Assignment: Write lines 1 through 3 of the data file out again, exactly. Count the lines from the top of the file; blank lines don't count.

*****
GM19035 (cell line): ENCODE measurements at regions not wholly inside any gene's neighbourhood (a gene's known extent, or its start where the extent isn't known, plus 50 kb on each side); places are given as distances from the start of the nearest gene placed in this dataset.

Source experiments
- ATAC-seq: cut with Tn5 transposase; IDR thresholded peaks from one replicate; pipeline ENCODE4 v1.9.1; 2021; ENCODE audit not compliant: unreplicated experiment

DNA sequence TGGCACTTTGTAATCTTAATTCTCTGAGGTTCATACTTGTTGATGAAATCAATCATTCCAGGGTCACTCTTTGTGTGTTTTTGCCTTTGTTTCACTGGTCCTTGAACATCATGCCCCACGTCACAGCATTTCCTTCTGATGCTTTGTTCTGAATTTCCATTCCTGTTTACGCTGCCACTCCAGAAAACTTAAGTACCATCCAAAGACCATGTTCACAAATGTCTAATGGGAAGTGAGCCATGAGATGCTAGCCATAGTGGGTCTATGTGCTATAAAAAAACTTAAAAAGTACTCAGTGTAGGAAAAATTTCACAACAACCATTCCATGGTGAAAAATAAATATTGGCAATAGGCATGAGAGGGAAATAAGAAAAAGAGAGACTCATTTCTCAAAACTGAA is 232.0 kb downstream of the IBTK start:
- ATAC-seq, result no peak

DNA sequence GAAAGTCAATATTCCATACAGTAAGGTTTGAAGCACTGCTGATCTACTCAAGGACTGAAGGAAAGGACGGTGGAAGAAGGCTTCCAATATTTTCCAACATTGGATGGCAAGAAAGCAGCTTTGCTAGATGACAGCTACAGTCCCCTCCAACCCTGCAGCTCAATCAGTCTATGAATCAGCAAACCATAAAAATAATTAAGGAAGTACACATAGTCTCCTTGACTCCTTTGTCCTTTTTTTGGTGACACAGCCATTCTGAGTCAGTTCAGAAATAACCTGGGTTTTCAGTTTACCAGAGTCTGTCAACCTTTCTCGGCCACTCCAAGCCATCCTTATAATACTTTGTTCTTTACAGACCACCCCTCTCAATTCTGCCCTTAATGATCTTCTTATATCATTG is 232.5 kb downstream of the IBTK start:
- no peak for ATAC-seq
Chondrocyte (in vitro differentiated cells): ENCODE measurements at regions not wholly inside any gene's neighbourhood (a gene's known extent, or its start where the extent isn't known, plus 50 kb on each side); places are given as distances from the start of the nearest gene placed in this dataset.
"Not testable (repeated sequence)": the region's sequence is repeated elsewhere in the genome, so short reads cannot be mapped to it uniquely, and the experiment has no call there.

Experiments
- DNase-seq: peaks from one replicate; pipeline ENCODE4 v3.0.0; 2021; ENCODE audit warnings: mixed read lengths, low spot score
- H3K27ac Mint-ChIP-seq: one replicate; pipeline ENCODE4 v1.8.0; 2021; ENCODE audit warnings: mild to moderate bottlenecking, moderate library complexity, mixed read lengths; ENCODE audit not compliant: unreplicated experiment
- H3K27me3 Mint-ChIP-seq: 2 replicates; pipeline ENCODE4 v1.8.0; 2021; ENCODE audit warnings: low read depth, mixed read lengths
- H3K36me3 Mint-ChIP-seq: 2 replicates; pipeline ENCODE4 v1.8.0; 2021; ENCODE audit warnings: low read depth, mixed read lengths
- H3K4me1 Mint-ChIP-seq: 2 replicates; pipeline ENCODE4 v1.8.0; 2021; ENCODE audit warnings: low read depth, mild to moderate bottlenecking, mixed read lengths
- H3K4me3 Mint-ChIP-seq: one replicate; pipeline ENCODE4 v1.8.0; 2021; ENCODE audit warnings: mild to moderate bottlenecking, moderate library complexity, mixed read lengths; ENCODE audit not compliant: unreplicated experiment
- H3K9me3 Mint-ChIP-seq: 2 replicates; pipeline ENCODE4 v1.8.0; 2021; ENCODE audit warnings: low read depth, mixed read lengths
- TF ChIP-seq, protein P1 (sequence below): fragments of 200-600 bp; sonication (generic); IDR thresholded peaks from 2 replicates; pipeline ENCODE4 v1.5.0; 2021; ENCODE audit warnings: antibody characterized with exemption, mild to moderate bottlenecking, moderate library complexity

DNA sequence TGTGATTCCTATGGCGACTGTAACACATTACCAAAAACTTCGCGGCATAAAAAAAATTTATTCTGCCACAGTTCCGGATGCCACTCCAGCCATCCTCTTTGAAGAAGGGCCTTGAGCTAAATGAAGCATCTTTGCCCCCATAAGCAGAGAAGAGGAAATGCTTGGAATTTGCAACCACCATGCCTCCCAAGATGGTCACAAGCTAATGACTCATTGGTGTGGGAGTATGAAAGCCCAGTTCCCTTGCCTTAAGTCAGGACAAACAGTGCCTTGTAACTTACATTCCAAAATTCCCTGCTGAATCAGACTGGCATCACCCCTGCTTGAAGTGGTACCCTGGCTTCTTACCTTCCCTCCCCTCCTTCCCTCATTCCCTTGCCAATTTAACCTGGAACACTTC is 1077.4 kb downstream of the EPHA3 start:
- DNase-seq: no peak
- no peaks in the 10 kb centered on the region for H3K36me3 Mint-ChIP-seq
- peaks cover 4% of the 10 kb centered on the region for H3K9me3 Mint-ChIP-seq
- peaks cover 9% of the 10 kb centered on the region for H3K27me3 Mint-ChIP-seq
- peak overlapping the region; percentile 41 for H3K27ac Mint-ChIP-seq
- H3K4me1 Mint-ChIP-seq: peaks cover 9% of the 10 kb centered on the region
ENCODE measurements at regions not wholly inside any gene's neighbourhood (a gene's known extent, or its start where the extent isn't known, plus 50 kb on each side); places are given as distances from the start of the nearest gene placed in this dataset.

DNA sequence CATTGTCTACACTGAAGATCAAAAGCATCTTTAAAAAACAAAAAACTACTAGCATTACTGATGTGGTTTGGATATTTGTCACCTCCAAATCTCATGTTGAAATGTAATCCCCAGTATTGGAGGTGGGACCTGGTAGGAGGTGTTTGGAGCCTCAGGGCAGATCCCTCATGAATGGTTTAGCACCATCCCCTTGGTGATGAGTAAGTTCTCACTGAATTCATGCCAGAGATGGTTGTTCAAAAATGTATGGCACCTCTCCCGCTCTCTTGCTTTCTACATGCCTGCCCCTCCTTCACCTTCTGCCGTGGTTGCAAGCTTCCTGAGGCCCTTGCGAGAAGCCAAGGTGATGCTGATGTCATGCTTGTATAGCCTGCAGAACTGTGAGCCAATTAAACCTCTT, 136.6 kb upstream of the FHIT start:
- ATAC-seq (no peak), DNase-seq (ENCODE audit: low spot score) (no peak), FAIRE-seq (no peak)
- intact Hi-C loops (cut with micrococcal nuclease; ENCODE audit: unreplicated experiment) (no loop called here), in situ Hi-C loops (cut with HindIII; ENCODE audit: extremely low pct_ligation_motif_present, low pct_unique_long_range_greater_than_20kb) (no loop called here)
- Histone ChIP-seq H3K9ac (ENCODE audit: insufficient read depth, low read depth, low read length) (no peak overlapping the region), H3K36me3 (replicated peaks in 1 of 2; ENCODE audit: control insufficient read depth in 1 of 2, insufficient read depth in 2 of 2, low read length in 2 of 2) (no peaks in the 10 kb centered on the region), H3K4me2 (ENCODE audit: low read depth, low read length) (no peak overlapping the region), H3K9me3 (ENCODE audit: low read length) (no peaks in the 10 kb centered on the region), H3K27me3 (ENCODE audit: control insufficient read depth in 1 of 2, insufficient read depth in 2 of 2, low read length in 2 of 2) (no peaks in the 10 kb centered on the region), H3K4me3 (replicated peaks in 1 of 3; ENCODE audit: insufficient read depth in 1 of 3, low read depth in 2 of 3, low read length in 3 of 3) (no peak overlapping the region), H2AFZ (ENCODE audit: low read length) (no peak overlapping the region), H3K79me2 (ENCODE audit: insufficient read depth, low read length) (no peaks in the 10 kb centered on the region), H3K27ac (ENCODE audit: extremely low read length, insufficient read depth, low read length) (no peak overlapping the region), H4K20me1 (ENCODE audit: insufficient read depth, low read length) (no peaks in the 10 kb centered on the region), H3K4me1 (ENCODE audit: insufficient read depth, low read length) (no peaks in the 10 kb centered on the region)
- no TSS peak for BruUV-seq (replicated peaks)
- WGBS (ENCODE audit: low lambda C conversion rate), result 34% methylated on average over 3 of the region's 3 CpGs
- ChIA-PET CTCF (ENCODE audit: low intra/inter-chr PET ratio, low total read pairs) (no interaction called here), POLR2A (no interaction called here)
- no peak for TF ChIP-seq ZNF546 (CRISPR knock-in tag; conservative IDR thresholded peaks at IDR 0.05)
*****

GM19035 (cell line): ENCODE measurements at regions not wholly inside any gene's neighbourhood (a gene's known extent, or its start where the extent isn't known, plus 50 kb on each side); places are given as distances from the start of the nearest gene placed in this dataset.

Source experiments
- ATAC-seq: cut with Tn5 transposase; IDR thresholded peaks from one replicate; pipeline ENCODE4 v1.9.1; 2021; ENCODE audit not compliant: unreplicated experiment